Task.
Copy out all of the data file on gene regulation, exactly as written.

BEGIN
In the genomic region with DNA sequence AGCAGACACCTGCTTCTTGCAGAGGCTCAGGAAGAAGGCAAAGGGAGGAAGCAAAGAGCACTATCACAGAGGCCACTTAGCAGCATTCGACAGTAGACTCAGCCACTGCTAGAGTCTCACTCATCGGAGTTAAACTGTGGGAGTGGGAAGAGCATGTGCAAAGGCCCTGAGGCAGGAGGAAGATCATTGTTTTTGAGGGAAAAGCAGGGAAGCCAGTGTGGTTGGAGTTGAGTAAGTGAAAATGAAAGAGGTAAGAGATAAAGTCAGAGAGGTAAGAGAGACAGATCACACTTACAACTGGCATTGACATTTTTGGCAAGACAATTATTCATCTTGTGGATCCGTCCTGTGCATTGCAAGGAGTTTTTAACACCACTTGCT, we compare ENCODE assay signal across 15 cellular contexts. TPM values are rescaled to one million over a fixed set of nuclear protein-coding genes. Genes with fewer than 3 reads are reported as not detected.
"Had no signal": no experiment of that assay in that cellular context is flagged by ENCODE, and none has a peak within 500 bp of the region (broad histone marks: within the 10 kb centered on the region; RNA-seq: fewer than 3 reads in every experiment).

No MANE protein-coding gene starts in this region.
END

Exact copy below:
In the genomic region with DNA sequence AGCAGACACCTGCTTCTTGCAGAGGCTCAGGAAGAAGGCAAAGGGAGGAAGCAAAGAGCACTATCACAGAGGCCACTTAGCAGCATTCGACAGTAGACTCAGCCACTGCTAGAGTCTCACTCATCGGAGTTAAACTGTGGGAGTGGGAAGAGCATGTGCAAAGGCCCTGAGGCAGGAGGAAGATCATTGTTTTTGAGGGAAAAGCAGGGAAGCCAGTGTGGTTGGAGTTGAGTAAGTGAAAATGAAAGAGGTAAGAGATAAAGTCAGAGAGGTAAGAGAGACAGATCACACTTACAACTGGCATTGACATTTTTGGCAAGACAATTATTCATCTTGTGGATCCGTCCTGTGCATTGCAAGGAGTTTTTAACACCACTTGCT, we compare ENCODE assay signal across 15 cellular contexts. TPM values are rescaled to one million over a fixed set of nuclear protein-coding genes. Genes with fewer than 3 reads are reported as not detected.
"Had no signal": no experiment of that assay in that cellular context is flagged by ENCODE, and none has a peak within 500 bp of the region (broad histone marks: within the 10 kb centered on the region; RNA-seq: fewer than 3 reads in every experiment).

No MANE protein-coding gene starts in this region.